Larry Summers withdraws name for Fed Chair consideration

Since the spring, it has been reported that former Treasury Secretary Larry Summers was a frontrunner to succeed Ben Bernanke as Chairman of the Federal Reserve. For the past few weeks, support for Summers ramped up, while Vice Chair Janet Yellen took a backseat to the Washington and Wall Street insider.

In a surprise to many, the White House issued a statement late Sunday and confirmed that Summers will not be in contention to run the Fed as he dropped out of the race due to unspecified reasons at the time.

“Earlier today, I spoke with Larry Summers and accepted his decision to withdraw his name from consideration for Chairman of the Federal Reserve,” President Obama said in the statement. “Larry was a critical member of my team as we faced down the worst economic crisis since the Great Depression, and it was in no small part because of his expertise, wisdom, and leadership that we wrestled the economy back to growth and made the kind of progress we are seeing today.”

It has now been reported that Summers wrote a letter to the president explaining that he came to the conclusion after realizing that the nomination process would be “acrimonious and not serve the interests of the Federal Reserve, the Administration, or ultimately, the interests of the nation’s ongoing economic recovery.”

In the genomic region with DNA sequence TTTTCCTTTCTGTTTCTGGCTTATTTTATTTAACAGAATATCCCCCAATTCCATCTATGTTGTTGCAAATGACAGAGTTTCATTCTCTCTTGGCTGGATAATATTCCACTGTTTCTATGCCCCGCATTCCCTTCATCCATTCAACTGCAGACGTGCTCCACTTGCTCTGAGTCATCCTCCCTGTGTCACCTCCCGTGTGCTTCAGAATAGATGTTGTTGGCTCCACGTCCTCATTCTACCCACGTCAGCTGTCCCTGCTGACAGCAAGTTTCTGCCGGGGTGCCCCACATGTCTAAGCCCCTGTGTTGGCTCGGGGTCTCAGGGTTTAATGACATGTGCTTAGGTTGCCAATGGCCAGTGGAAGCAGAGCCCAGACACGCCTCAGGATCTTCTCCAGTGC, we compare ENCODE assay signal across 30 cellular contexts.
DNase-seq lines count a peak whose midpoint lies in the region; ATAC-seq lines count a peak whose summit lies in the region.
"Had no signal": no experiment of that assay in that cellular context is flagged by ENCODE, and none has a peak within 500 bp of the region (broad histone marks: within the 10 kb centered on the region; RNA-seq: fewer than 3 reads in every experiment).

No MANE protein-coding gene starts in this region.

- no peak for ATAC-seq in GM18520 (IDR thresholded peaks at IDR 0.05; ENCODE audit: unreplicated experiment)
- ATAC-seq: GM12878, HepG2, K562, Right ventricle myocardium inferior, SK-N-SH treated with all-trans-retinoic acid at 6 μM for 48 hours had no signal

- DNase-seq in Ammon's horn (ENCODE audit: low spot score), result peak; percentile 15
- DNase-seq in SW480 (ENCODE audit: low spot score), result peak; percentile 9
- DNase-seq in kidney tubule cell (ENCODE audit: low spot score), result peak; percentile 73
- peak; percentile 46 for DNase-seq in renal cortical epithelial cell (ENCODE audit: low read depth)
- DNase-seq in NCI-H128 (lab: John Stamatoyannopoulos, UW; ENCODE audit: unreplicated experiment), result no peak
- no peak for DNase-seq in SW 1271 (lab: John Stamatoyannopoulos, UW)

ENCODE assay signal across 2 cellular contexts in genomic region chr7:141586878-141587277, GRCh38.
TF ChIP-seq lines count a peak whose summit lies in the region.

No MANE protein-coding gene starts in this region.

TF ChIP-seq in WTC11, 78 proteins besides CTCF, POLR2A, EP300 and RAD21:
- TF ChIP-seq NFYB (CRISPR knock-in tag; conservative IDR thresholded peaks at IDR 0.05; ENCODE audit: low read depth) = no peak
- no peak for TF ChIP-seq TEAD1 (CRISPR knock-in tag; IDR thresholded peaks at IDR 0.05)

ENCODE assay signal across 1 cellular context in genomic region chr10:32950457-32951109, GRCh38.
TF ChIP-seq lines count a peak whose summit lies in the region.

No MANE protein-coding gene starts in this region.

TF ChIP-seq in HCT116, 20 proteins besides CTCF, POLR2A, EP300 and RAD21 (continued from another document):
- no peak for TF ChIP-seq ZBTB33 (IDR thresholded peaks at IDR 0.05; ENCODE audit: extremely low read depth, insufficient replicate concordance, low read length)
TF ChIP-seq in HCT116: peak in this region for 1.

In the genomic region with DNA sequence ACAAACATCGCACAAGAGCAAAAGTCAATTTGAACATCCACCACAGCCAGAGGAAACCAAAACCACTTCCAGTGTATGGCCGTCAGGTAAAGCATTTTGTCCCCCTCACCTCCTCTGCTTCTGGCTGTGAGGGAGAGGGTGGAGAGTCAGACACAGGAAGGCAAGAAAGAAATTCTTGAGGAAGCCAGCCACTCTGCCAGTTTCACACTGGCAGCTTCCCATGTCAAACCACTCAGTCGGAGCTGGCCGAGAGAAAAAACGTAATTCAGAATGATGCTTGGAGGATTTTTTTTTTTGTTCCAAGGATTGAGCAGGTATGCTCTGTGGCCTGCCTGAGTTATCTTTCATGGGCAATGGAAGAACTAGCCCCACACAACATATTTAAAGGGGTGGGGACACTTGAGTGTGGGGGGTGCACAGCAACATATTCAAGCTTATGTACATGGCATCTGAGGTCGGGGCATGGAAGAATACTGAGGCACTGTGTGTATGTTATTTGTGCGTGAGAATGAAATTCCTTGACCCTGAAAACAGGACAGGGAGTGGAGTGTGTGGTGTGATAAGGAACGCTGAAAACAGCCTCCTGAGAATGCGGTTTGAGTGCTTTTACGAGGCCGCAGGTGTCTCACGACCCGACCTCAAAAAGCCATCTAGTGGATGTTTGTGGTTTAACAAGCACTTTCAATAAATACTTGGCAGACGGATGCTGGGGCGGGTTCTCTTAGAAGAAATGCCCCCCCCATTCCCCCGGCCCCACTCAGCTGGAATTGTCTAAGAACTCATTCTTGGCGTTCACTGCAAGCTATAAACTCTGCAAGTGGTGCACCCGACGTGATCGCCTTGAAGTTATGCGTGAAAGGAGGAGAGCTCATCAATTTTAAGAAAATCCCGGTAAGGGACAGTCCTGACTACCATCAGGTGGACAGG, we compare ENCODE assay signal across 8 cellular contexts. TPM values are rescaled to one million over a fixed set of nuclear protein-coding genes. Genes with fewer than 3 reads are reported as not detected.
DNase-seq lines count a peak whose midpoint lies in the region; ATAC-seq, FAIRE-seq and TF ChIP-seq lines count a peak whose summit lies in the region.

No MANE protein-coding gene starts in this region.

For the past few years, a number of Democrats have opposed Summers because of remarks he made in 2005 that women had less innate inability in maths and science than their male counterparts.

Nevertheless, analysts concur that it seems much more likely that Yellen will be appointed by the president. However, a former Bush administration official told CNBC that keeping Bernanke on for another term is definitely a possibility, considering the controversy surrounding Summers and the unenthusiastic support for Yellen.

“The safest choice is Yellen,” said Tony Fratto, former White House press secretary in the George W. Bush administration. “I think one choice nobody has really talked about, which I really believe is still a possibility until someone rules it out, is that you keep the best guy for the job in the job—that’s Ben Bernanke.”

The president is expected to make his decision sometime this month. Bernanke’s term is slated to end Jan. 31, 2014.

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